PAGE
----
David Cameron Interview Recap
MICHEL MARTIN, HOST:
Now we're going to turn to NPR's London correspondent, Frank Langfitt, who was listening to our conversation with former U.K. Prime Minister David Cameron. Frank, thank you so much for listening and being here.
FRANK LANGFITT, BYLINE: Hi, Michel.
MARTIN: So what struck you about what former Prime Minister David Cameron said? Anything in particular jump out at you?
LANGFITT: You know, I think I'm really glad that you brought up that polling data from - in advance of the referendum because, as you pointed, out among the ordinary people here, Europe was not that big an issue. And I think that that frankly undermines the argument of the former prime minister, that this wasn't really about healing, basically, getting past a civil war in his own party and staying in power. And most people here in the United Kingdom feel that, really, this was a case of putting party over country. And that's one reason why I think people are still quite bitter about the decision to call the referendum and then in fact lose it. So I think that most people here - if you talk to them, they do have a really very negative image of the prime minister.
Sixty percent - the last polling I've seen from the YouGov polling firm, 60% view him, negatively. And it's going to take quite some time I think for those numbers to kind of recover. People don't blame all of Brexit on him at all. There are a lot of other mistakes that were made after the referendum. But I think that, looking back, people felt the referendum was reckless - a reckless decision and also was, primarily, something done for his own party.
MARTIN: And it's been a very fractious and intense week in U.S. politics. So I'm wondering - I'm thinking perhaps Americans might have missed some of what's gone on in Parliament there. Can you just bring us up to date?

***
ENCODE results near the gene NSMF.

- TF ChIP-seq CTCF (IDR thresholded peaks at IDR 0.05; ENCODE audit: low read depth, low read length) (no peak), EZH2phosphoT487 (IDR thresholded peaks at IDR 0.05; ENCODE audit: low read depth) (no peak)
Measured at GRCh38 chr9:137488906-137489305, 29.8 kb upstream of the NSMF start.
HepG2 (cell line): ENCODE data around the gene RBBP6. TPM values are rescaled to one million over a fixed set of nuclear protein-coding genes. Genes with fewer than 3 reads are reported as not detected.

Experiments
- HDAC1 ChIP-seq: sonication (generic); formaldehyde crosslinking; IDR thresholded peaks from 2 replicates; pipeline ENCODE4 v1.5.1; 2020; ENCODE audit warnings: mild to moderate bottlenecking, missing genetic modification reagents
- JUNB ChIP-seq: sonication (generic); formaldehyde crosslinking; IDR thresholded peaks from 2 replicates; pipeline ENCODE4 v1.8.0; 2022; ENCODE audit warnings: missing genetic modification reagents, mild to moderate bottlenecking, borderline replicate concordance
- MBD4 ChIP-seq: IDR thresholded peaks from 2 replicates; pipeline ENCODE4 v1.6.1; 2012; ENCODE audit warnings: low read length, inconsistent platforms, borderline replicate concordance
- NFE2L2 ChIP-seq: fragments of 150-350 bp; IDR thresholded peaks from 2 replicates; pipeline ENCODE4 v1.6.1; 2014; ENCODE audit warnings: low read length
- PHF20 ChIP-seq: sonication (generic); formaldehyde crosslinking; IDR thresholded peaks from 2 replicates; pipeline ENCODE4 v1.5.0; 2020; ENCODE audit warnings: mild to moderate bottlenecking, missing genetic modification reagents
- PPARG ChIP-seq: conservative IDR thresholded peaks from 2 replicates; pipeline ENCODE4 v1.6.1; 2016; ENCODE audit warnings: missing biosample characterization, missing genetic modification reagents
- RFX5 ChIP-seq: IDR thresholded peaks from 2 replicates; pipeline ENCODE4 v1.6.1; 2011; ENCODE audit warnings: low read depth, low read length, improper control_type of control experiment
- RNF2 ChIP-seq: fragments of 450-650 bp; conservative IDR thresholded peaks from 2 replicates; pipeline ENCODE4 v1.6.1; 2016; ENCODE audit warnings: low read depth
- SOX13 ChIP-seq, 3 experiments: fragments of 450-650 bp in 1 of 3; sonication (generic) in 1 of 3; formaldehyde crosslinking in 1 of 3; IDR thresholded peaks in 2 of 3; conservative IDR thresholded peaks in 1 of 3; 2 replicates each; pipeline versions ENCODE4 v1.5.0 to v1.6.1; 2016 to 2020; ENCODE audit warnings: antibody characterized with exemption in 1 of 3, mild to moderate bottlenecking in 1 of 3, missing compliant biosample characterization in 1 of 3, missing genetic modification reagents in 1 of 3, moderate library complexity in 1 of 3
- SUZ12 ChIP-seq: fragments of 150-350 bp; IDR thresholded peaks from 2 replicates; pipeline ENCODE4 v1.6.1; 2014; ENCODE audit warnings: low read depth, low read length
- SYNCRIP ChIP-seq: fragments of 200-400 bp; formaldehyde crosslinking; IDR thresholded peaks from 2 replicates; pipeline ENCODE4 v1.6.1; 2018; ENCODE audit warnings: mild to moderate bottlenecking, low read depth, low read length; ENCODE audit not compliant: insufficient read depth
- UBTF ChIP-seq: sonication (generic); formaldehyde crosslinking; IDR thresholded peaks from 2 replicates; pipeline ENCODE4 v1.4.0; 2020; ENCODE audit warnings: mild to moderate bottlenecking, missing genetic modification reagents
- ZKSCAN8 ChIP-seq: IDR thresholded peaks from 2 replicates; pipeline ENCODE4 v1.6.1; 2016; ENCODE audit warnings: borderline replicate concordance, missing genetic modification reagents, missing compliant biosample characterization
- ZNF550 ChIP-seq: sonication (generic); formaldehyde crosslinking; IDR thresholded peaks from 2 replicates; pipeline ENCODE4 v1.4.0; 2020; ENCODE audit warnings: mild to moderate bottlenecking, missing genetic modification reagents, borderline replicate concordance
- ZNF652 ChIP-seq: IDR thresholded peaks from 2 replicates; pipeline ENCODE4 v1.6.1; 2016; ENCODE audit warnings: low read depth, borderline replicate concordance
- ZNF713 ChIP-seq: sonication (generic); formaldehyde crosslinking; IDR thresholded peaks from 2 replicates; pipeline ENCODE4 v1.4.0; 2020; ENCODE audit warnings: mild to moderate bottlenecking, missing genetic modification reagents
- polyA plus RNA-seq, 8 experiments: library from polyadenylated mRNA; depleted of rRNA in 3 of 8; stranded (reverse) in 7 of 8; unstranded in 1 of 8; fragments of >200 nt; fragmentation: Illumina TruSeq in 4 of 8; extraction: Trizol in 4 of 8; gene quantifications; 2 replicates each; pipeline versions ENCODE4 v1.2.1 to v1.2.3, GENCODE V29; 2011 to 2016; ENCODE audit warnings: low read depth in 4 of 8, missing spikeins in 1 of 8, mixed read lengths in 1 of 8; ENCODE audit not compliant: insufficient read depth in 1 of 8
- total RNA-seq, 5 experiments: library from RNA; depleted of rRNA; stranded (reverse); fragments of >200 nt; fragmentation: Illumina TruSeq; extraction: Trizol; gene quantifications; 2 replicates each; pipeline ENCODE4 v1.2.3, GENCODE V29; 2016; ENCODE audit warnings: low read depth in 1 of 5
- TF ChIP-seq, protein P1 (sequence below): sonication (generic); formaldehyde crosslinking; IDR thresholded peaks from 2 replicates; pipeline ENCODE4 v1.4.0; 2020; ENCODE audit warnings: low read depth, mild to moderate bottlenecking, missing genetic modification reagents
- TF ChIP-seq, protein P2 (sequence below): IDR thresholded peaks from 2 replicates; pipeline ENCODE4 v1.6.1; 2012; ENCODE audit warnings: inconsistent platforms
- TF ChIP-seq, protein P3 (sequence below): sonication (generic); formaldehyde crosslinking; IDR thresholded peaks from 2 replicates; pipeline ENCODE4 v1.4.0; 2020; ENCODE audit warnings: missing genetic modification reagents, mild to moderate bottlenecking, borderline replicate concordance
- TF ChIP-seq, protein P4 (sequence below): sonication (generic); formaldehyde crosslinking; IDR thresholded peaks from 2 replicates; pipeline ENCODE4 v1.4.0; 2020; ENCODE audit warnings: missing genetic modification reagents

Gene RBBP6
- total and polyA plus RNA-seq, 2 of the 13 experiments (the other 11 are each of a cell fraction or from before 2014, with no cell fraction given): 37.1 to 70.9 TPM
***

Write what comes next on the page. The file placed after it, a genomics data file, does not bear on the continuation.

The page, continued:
LANGFITT: Yeah, I'd be happy to. It's been - and it always feels like - every time we talk, I feel like another extraordinary week in British politics, but it absolutely was true. If you talk to people - members of Parliament last week, they would say it was one of the worst days in many decades. Incredibly toxic rhetoric and people yelling at each other in a way they don't normally do.
And a lot of this was Boris Johnson's rhetoric. He basically was talking about - when he was attacking his opponents, saying they were supporting a surrender bill to Brussels, saying they were sabotaging Brexit, using this sort of very strong language and so much so that other - that members of the Labour Party, who disagree with what Johnson's doing, got up, were very angry with him. This - I want to play a kind of tape here from Paula Sherriff. She's a legislator with the Labour Party. And this is how she warned Johnson just last weekend in the House of Commons.
(SOUNDBITE OF ARCHIVED RECORDING)
PAULA SHERRIFF: With many of us in this place subject to death threats and abuse every single day. And let me tell the prime minister that they often quote his words - Surrender Act, betrayal, traitor. And I for one am sick of it.
LANGFITT: And, Michel, what was remarkable is Johnson responded to this and said that he thought this was all humbug. And this was also after people had cited that, just before the referendum in 2016, a legislator named Jo Cox was murdered by a far-right extremist amidst that very heavy rhetoric back then. So a lot of anger towards Boris Johnson and, really, one of - certainly, the worst time that - the worst week I've seen in the Houses of Parliament since I got here 3 1/2 years ago.
MARTIN: Frank, very briefly, if you can, the Conservative Party conference started today. Boris Johnson is scheduled to speak later in the week. Give us a sense of what you'll be watching for.
LANGFITT: Well, I think he's going to try to come out of there with a lot of energy. But, of course, he got beat up by the U.K. Supreme Court, which said his decision to suspend Parliament was illegal. And he doesn't have a deal to come back with from Brussels. And he - as David Cameron just pointed out, he's far from any kind of majority. So even if he got a deal, it's unclear how he'd possibly get it through. So I think it's going to be a tumultuous few days up in Manchester, and I'm heading up there tomorrow.
MARTIN: That is NPR's London correspondent, Frank Langfitt. Frank, thank you so much.
LANGFITT: Happy to do it, Michel.
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